Here are the young activists that can make the world a better place

Are you in need of inspiration and feel-good news? Then meet the young people that are filling author Laura Wood with hope.

Illustration from the front cover of Vote for Effie by Laura Wood

Vote for Effie is a book that I’m incredibly proud of and I’m so, so excited that it has been shortlisted for the Blue Peter Book Awards 2020. Vote for Effie was a hard book to write but I felt like I needed to write it, because I was so utterly inspired by all the young activists I was seeing in the news, and meeting at schools all over the country.

I started writing the book straight after the Women’s March in 2017, when – in the scariest of times – the image of so many young people marching against bigotry and division was the most moving thing I could imagine. I started to notice how politically engaged kids were, how much they CARED about the world around them. I wanted to write a book that was full of that feeling of hopefulness and optimism, that captured some of the brilliant ideas and initiatives that were being brought to life by young people all over the world.

I have included a list here of some of the young activists that I’ve found especially inspiring over the last couple of years, although there are many, many more out there. What I love about this list is that it shows us not only that young people have something to say, but that the world can be a better place when we listen to them. I hope that all of Effie’s readers feel inspired to make their voices heard!

Vote for Effie is shortlisted for the Blue Peter Book Awards 2020

Illustration by Erika Meza

Amy and Ella Meek: Reducing Single-Use Plastic

Amy and Ella are 16- and 14-year-old sisters from Nottinghamshire and they’re on a mission to get people, businesses and schools to take on a “plastic clever” approach to reducing single-use plastics.

The girls say that their desire to make a positive change started when they began studying the UN Global Goals about a year ago. Inspired by what they learned and wanting to make a change, they established the charity Kids Against Plastic, and so far they’ve picked up over 60,000 pieces of single-use plastic litter and developed their own app to log it in. They’ve even done their own TEDx talk and as part of their work for Kids Against Plastic, they’ve made over 50 cafes, schools, businesses, festivals and councils Plastic Clever.

I think it’s amazing to see young people fighting back against climate change. Amy and Ella may have built up a whole charity, but they also want everyone to know that the smallest actions can make a difference. I think they’re an incredible inspiration, and you can find out more about the amazing work they’re doing at their website

Greta Thunberg: Inspiring us to act on climate change

Over the last year, I have been so inspired by 16-year-old Swedish environmental activist, Greta Thunberg. Although Greta is now a famous face, known the world over, her journey as a political activist started out small. Between August and September 2018, Greta protested every day outside parliament, demanding that the Swedish government reduce carbon emissions. I think it’s amazing to compare the pictures of Greta protesting alone, to the ones we see now of her leading thousands and meeting with world leaders.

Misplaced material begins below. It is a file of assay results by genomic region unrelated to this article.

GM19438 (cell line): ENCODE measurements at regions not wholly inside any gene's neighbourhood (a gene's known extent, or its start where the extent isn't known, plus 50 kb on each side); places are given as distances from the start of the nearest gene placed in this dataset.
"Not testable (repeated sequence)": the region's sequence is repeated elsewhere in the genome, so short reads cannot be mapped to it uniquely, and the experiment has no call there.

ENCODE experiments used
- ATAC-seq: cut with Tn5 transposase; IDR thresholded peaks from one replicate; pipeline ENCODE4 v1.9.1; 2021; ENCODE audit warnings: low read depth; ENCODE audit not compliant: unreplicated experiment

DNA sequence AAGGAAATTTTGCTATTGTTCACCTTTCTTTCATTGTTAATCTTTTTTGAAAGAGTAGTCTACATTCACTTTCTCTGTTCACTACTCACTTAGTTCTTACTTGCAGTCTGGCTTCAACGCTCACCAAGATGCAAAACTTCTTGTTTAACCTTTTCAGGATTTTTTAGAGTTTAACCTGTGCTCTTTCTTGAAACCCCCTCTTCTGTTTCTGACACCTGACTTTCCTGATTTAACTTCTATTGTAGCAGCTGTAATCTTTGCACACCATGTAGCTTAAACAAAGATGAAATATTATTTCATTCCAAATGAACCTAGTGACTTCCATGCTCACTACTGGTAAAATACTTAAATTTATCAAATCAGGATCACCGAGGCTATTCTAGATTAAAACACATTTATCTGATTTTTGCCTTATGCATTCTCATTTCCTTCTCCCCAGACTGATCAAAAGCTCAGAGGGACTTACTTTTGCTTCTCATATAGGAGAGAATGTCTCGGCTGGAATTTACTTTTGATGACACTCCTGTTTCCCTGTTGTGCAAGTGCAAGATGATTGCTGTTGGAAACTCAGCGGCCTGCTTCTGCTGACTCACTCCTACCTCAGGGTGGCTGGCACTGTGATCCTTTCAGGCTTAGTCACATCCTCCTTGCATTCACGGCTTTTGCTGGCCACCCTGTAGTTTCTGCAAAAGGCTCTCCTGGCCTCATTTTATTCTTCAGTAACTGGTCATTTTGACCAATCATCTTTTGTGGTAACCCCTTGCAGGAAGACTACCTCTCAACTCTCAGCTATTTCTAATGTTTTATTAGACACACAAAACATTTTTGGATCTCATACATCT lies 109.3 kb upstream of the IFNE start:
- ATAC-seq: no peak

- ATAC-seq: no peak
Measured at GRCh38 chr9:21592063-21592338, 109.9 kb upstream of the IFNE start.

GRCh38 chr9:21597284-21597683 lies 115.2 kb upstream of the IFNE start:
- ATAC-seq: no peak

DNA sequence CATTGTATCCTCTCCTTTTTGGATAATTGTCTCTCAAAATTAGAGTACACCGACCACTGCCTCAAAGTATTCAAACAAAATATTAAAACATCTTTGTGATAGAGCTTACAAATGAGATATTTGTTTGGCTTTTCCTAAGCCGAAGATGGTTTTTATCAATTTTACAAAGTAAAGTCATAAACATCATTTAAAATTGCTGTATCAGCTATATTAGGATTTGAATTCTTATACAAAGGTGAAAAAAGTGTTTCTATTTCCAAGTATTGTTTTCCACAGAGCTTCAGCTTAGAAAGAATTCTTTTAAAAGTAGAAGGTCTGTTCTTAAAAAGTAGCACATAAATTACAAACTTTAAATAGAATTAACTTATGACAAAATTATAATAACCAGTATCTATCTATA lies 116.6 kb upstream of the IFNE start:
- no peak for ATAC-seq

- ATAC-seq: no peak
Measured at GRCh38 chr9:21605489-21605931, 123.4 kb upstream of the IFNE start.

In December 2018, Greta addressed the COP24 United Nations climate change summit. She didn’t mince her words, saying:

'...you only talk about moving forward with the same bad ideas that got us into this mess, even when the only sensible thing to do is pull the emergency brake. You are not mature enough to tell it like it is. Even that burden you leave to us children.'

One of the biggest things I wanted to address when writing Vote for Effie was the idea that young people, but especially girls, are often told that they should be quiet. Boys might be called brave or assertive, where a girl is more likely to be called bossy or loud. I think Greta is such a wonderful example of what can happen when girls speak up, and why we should all be listening. Watch Greta’s speech

Amika George: Fighting for free sanitary products

Amika George is 20 years old and has spent the last three years fighting for free sanitary products for disadvantaged teenage girls with her #FreePeriods campaign, which she founded while she was still at school. Amika began her campaign after she read a report that stated there were girls across the UK who could not afford menstrual products during their period, and who were missing school as a result. The #FreePeriods campaign isn’t just about making menstrual products readily available to all, but also about overcoming the taboo of talking about periods in the first place. In March this year, thanks in no small part to Amika’s campaign, the chancellor announced that from early 2020, every child in England will be able to access menstrual products when they need them, as free products will be provided in all schools and colleges.

In December 2017, Amika organised a protest outside Downing Street that was attended by over 2,000 people. I think she’s such a great role model for young people, showing that you don’t need to be a grown-up in a position of authority to make change happen. She saw something that she knew was wrong and she decided she wanted to do something about it. That’s an idea that’s absolutely at the heart of Vote for Effie.You can find out more about the #FreePeriods campaign on the website